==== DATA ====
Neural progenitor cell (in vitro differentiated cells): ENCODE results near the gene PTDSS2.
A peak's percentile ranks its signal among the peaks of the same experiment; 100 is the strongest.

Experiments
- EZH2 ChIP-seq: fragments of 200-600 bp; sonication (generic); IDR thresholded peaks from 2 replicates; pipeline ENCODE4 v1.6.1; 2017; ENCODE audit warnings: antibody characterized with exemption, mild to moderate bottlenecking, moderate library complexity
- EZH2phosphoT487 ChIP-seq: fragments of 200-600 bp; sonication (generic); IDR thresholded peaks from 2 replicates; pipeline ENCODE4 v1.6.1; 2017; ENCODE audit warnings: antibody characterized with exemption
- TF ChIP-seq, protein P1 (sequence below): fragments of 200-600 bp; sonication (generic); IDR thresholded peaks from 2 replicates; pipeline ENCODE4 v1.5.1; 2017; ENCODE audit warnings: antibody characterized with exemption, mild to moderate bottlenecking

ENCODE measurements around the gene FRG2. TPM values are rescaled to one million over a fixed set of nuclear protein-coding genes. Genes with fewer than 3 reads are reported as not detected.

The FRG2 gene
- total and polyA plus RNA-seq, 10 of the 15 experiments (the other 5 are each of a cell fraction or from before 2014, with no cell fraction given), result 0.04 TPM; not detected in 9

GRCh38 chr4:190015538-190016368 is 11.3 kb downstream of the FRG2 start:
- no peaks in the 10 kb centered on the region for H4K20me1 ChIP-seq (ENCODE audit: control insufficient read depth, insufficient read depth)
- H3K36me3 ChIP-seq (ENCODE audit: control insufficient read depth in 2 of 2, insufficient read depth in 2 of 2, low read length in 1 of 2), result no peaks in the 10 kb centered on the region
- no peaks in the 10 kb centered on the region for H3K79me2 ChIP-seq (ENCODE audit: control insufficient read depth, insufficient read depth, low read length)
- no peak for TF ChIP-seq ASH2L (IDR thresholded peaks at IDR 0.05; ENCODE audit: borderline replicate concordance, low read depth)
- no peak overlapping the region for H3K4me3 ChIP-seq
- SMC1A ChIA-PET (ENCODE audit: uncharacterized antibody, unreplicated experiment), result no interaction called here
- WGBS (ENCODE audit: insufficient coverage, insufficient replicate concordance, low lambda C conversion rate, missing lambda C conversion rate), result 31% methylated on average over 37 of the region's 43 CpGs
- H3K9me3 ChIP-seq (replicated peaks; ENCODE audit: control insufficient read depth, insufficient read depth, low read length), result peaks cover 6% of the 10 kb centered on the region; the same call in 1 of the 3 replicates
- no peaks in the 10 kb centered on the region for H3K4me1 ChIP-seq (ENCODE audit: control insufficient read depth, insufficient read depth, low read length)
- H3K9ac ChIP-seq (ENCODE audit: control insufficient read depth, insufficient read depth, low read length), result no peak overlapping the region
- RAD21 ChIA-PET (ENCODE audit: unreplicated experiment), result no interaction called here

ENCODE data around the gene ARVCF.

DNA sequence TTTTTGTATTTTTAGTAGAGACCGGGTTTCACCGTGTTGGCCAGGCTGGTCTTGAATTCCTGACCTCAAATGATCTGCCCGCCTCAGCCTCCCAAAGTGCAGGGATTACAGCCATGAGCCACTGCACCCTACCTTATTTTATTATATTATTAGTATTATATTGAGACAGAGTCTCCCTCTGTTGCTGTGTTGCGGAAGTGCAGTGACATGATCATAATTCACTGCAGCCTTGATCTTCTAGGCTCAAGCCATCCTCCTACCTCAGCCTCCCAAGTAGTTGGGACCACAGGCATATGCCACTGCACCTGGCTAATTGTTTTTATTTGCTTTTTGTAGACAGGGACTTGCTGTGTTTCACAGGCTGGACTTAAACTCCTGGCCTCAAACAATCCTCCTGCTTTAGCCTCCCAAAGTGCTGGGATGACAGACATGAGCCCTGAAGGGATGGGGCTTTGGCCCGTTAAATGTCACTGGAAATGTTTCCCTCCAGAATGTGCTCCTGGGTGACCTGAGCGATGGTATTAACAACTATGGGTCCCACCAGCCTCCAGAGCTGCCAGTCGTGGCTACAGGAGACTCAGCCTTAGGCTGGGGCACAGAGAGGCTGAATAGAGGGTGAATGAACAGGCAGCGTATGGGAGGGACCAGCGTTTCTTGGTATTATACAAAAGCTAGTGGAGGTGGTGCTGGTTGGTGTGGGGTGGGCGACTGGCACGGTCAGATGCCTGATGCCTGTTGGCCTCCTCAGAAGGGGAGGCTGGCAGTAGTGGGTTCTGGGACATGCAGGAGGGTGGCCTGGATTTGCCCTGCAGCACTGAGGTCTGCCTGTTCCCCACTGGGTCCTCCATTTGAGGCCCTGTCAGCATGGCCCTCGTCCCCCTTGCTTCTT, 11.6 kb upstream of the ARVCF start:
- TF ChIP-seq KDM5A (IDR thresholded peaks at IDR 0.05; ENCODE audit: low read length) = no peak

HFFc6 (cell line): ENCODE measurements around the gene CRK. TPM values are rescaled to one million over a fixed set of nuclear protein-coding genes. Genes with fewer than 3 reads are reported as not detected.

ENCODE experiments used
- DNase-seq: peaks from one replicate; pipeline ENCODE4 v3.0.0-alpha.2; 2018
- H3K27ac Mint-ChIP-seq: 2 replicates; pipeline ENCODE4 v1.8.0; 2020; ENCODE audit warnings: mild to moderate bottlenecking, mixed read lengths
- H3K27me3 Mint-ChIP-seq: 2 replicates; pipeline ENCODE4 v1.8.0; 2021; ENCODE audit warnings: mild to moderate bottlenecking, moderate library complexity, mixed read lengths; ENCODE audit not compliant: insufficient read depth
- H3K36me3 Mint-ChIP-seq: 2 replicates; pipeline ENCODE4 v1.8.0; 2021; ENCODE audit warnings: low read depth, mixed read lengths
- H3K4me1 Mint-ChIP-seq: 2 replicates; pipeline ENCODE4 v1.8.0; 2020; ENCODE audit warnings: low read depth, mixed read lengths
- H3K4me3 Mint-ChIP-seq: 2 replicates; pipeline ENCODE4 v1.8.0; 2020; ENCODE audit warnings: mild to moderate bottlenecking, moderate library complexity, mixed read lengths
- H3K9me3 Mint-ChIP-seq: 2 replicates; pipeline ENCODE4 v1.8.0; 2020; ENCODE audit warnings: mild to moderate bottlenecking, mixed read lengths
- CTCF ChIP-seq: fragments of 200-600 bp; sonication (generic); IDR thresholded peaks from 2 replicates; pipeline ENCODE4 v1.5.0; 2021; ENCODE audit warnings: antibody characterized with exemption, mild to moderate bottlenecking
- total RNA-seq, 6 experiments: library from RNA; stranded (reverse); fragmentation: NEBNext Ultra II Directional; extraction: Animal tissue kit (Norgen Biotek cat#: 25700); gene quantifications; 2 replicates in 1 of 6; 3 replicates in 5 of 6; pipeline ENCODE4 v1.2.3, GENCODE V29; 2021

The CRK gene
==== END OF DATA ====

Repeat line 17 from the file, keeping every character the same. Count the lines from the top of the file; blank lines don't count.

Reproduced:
- WGBS (ENCODE audit: insufficient coverage, insufficient replicate concordance, low lambda C conversion rate, missing lambda C conversion rate), result 31% methylated on average over 37 of the region's 43 CpGs